Objective: To assess the timing of changes in cytokines, cytokine-related markers, autoantibodies and viral antibodies in the pathogenesis of rheumatoid arthritis (RA).
Methods: Case–control study nested in a prospective cohort of 31 330 blood donors in Oslo, Norway. Forty-nine donors developed RA up to 23 years after their most recent blood donation. Stored sera from these donors (case sera) and a sex- and age-matched sample of 245 healthy donors (control sera), and postdiagnostic sera from 33 of the 49 RA cases, were analysed for a panel of cytokines and cytokine-related markers, autoantibodies and antibodies against Epstein–Barr virus and parvovirus B19.
Results: Cytokines and cytokine-related markers were generally negative in case sera from >5 years before the diagnosis of RA. In the 5-year interval immediately before the diagnosis of RA, more case than control sera were positive (odds ratios >2) for interleukin (IL)-1α, IL-1β, IL-1 receptor antagonist, IL-4, IL-10, tumour necrosis factor-α and soluble tumour necrosis factor receptor I. In postdiagnostic sera, however, 11 of 16 examined cytokines and cytokine-related markers were statistically significantly elevated compared with control sera. Seropositivity for IgG antibodies against cyclic citrullinated peptides and for IgM and IgA rheumatoid factors were seen in case sera from up to 18 years before the diagnosis of RA. IgG antibodies against Epstein–Barr virus and parvovirus B19 did not differ significantly between case and control sera.
Conclusions: Cytokines and cytokine-related markers appear to be upregulated rather late in RA pathogenesis. In contrast, IgM rheumatoid factor and IgG anti-cyclic citrullinated peptide autoantibodies may precede the diagnosis of RA by up to two decades.
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Rheumatoid arthritis (RA), the most common of the autoimmune rheumatic diseases affecting approximately 0.5–1% of Western populations, is a systemic disorder characterised by the persistence of synovial inflammation. Without treatment, RA often progresses with destructive erosion of cartilage and bone brought about by locally expressed cytokines and degradative matrix metalloproteinase enzymes.1–6
Early treatment with disease-modifying antirheumatic drugs (DMARDs) within 3 months after disease onset has been shown to counteract disability and retard radiographic progression. Also, initiation of preventive measures or DMARD treatment even before the onset of arthritis may minimise irreversible joint damage.7 8 Thus, efforts to identify early biomarkers associated with RA risk are clearly warranted.9–12
Autoantibodies, immune complexes and an imbalance in the cytokine network play central roles in the initiation of RA.9 Cytokines are signal peptides that also play a key role in RA pathology. Upregulated cytokine profiles in patients with RA are distinct from those of healthy individuals, and cytokine profiles may differ between patients with RA with recent disease onset and those with established disease.13 However, little is known about the timing of premorbid changes in cytokine profiles in people destined to develop RA. Insight into such premorbid changes might be useful in future attempts to target at-risk individuals and provide DMARD treatment or prediagnostic advice as to avoid risk factors and behaviour that may precipitate RA.14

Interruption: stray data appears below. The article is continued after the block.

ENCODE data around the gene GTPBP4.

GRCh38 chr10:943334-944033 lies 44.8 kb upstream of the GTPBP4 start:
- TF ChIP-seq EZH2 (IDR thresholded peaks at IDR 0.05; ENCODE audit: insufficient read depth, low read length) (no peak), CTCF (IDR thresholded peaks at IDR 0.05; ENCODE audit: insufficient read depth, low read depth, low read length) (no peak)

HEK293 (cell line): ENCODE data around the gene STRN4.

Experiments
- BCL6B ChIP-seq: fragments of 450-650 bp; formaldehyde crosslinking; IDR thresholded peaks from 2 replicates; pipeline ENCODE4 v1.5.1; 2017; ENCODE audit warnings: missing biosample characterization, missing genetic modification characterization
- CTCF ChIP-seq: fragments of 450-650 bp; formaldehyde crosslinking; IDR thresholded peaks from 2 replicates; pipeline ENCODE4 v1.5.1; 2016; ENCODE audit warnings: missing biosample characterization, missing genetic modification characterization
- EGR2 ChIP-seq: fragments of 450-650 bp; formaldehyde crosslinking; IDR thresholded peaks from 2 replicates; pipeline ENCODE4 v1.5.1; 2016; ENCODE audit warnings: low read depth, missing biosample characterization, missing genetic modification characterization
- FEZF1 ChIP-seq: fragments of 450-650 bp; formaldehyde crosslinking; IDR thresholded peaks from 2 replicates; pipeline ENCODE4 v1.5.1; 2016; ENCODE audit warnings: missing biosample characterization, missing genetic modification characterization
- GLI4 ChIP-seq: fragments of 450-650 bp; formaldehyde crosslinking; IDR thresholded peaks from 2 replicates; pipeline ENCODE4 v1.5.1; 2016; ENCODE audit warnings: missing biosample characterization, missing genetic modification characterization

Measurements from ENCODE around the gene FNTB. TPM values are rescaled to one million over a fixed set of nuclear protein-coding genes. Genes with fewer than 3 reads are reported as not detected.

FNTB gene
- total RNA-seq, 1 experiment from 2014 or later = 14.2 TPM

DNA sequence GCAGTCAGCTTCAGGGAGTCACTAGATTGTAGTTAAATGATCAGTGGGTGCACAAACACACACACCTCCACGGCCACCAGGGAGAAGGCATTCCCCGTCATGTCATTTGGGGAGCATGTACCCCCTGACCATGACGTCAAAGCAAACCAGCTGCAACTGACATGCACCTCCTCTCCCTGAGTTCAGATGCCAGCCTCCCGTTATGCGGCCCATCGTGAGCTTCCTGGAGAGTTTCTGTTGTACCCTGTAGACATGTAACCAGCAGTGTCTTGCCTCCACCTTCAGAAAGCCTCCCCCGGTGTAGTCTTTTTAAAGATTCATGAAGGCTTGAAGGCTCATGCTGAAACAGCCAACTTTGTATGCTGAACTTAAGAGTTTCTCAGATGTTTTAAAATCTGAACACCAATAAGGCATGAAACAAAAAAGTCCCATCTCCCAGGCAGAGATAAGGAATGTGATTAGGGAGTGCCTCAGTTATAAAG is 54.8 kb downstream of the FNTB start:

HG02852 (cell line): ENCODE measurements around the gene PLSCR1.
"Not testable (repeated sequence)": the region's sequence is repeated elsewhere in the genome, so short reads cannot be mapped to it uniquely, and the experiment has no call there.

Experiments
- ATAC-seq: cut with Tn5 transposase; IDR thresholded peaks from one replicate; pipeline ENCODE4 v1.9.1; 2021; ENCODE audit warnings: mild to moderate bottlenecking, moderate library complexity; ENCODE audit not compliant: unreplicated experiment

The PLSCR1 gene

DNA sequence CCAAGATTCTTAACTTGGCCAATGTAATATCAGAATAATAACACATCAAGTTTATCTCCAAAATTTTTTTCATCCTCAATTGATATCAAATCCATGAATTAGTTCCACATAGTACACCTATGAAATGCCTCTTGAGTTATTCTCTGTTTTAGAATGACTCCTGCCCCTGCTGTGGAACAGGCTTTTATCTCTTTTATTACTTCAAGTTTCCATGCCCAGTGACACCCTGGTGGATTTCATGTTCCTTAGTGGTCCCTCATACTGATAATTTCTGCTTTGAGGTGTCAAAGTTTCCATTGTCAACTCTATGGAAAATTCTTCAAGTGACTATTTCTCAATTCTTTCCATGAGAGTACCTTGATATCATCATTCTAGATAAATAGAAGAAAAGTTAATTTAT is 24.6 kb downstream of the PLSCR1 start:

Two major cytokines, tumour necrosis factor (TNF)-α and interleukin (IL)-1 have received particular attention as central actors in RA-associated chronic inflammation. However, the list of cytokines, including chemokines, and other mediators putatively involved in RA has expanded considerably in recent years.5
Production of autoantibodies such as rheumatoid factors and antibodies against citrullinated peptides and proteins precedes the development of clinical manifestations in RA by several years.15–23 Rheumatoid factors are autoantibodies directed against the Fc component of normal immunoglobulin G while anti-citrulline peptide antibodies target antigens containing the unusual amino acid citrulline. Anti-citrulline peptide antibodies have received particular attention in recent years because they are highly specific and sensitive markers of RA.19 20 24 25 The use of a cyclic citrullinated peptide (CCP) as a surrogate autoantigen for demonstrating anti-citrulline peptide antibodies has been proven to cover the majority of anti-citrulline antibodies.26 Recent studies strongly suggest that the presence or absence of anti-CCP antibodies in serum may divide RA into two distinct categories with separate aetiologies and clinical courses.14 However, so far only few studies have examined anti-CCP antibody levels in premorbid sera from patients with RA.19 20 25
Furthermore, patients with RA have been shown to have higher systemic loads of Epstein–Barr virus (EBV) than healthy controls and infectious human parvovirus B19 has been located in synovial tissue of patients with RA. Thus, infectious agents could also contribute to RA pathogenesis.27–32
MATERIALS AND METHODS
We conducted a case–control study nested in a prospective cohort of 31 330 blood donors in Oslo, Norway, who had blood samples collected between 1973 and 2000 and stored at –25°C in the JANUS Serum Bank.33 Our study comprised a total of 49 premorbid sera from donors (cases) who later developed RA (31 women, 18 men) according to the American College of Rheumatology 1987 classification criteria.34 These donors were identified as RA cases through data linkage with the Oslo Rheumatoid Arthritis Registry35 by the unique 11-digit personal identifier assigned to every Norwegian citizen. Serum samples collected after disease onset were obtained from the Oslo Rheumatoid Arthritis Registry for 33 of the 49 cases (20 women, 13 men). Information about the time of the diagnosis of RA was obtained from the Oslo Rheumatoid Arthritis Registry.